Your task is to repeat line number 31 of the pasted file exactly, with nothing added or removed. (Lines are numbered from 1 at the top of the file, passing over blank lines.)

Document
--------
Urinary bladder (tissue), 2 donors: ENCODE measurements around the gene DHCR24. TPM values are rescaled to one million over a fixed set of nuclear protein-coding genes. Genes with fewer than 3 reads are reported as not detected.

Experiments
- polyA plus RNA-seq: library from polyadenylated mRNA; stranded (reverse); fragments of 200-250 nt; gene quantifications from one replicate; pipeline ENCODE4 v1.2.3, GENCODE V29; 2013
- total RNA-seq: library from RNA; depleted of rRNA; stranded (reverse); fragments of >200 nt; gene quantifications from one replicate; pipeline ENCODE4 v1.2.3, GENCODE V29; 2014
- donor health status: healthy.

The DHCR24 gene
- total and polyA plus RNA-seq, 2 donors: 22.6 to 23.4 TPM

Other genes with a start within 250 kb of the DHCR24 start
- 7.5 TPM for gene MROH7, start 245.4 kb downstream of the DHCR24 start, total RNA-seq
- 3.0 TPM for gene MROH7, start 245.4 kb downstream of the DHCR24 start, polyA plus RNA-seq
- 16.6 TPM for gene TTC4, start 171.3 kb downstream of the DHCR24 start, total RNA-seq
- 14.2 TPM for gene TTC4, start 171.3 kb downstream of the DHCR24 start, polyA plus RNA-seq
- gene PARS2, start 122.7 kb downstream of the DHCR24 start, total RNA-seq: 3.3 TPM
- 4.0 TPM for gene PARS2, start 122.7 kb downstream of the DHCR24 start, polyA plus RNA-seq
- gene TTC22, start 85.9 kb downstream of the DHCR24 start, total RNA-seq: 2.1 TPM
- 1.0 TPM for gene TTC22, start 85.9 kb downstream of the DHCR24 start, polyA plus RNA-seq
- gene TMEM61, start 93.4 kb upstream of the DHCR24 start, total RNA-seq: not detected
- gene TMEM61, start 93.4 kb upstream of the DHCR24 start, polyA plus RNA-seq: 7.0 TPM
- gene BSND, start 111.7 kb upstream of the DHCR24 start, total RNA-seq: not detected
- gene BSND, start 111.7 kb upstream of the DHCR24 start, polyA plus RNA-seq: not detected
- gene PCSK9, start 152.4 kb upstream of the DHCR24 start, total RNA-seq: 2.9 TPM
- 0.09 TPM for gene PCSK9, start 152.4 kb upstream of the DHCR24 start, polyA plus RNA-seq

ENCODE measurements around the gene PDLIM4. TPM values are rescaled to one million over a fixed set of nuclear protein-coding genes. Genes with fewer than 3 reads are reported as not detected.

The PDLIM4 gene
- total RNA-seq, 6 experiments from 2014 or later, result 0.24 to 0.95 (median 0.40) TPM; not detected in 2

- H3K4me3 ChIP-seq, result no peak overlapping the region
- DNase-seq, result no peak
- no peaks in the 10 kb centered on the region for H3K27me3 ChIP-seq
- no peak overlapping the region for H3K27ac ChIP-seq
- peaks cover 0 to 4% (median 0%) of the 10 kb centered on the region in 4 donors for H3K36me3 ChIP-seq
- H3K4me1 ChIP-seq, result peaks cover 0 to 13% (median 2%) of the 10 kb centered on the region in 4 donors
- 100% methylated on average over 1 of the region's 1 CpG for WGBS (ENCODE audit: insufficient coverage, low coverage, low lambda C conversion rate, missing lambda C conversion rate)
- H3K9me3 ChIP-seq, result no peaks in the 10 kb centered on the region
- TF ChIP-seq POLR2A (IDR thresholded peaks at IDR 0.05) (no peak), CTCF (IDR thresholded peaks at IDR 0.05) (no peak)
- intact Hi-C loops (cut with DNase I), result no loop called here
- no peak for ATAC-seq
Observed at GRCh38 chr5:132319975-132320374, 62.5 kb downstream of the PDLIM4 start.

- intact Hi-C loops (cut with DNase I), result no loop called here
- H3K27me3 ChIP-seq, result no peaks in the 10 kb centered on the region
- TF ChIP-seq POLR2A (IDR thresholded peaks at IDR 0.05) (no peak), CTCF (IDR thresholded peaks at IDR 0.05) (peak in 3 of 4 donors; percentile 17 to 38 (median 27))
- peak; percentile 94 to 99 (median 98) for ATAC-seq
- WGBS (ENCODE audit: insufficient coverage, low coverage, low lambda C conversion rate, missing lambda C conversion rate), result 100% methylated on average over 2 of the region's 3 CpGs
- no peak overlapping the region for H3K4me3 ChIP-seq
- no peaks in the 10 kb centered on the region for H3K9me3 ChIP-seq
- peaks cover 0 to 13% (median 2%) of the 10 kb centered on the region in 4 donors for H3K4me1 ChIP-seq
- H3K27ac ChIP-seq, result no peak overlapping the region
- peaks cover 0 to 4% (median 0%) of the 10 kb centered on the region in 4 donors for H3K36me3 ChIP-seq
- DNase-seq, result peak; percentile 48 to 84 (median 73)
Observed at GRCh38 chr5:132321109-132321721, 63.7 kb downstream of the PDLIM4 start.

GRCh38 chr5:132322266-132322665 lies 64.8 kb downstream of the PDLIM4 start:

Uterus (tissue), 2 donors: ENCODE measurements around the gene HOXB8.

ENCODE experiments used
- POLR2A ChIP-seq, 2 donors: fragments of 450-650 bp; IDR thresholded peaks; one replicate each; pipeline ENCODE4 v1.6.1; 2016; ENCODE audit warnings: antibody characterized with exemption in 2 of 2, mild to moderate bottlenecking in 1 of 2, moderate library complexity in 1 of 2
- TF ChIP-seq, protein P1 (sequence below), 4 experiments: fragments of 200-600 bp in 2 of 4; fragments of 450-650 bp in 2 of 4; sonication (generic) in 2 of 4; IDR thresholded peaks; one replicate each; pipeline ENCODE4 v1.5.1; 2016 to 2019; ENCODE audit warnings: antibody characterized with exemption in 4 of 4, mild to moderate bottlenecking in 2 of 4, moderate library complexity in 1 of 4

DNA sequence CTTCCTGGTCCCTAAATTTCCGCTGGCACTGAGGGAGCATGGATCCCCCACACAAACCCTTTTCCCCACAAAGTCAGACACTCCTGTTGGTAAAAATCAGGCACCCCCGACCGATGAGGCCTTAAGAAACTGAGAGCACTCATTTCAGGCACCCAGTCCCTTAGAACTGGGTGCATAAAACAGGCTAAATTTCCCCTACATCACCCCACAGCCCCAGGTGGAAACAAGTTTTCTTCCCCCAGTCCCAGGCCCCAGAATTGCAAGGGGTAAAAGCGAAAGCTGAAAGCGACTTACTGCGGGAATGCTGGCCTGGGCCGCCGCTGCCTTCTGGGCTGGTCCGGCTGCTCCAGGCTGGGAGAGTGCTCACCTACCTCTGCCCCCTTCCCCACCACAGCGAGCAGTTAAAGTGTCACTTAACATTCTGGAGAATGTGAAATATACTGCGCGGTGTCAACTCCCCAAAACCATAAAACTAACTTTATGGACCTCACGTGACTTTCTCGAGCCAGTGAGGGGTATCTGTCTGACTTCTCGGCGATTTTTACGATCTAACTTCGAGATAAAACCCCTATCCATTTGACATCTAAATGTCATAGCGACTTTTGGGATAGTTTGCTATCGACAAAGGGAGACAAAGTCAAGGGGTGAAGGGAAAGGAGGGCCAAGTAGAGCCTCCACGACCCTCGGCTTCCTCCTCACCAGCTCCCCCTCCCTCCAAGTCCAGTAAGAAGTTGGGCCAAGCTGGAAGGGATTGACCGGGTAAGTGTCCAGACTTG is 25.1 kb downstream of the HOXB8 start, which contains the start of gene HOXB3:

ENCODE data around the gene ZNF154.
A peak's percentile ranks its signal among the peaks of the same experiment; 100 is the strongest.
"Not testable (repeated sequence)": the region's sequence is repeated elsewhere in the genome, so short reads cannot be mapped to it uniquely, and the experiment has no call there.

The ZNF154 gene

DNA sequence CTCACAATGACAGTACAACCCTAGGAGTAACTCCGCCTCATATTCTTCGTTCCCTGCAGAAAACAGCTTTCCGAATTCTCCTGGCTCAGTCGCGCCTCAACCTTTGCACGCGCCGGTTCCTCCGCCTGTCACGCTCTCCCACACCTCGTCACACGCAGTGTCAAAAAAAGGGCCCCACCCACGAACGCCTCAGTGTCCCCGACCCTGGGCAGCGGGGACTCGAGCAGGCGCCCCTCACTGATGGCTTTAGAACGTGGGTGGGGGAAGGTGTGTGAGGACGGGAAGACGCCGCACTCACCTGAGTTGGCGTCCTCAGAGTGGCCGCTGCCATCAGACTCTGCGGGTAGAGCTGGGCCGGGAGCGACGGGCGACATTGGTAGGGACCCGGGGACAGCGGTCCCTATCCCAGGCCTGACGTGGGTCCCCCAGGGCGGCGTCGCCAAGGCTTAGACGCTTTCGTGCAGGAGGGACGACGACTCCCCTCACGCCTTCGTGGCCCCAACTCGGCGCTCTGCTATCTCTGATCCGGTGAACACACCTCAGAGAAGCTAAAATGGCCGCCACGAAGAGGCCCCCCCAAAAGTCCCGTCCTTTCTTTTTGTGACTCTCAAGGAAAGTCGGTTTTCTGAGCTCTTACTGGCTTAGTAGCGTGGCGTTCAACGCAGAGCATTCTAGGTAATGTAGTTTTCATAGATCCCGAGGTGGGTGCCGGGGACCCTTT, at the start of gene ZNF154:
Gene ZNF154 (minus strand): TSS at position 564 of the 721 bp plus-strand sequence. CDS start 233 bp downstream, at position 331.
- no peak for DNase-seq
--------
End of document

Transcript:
- H3K4me1 ChIP-seq, result peaks cover 0 to 13% (median 2%) of the 10 kb centered on the region in 4 donors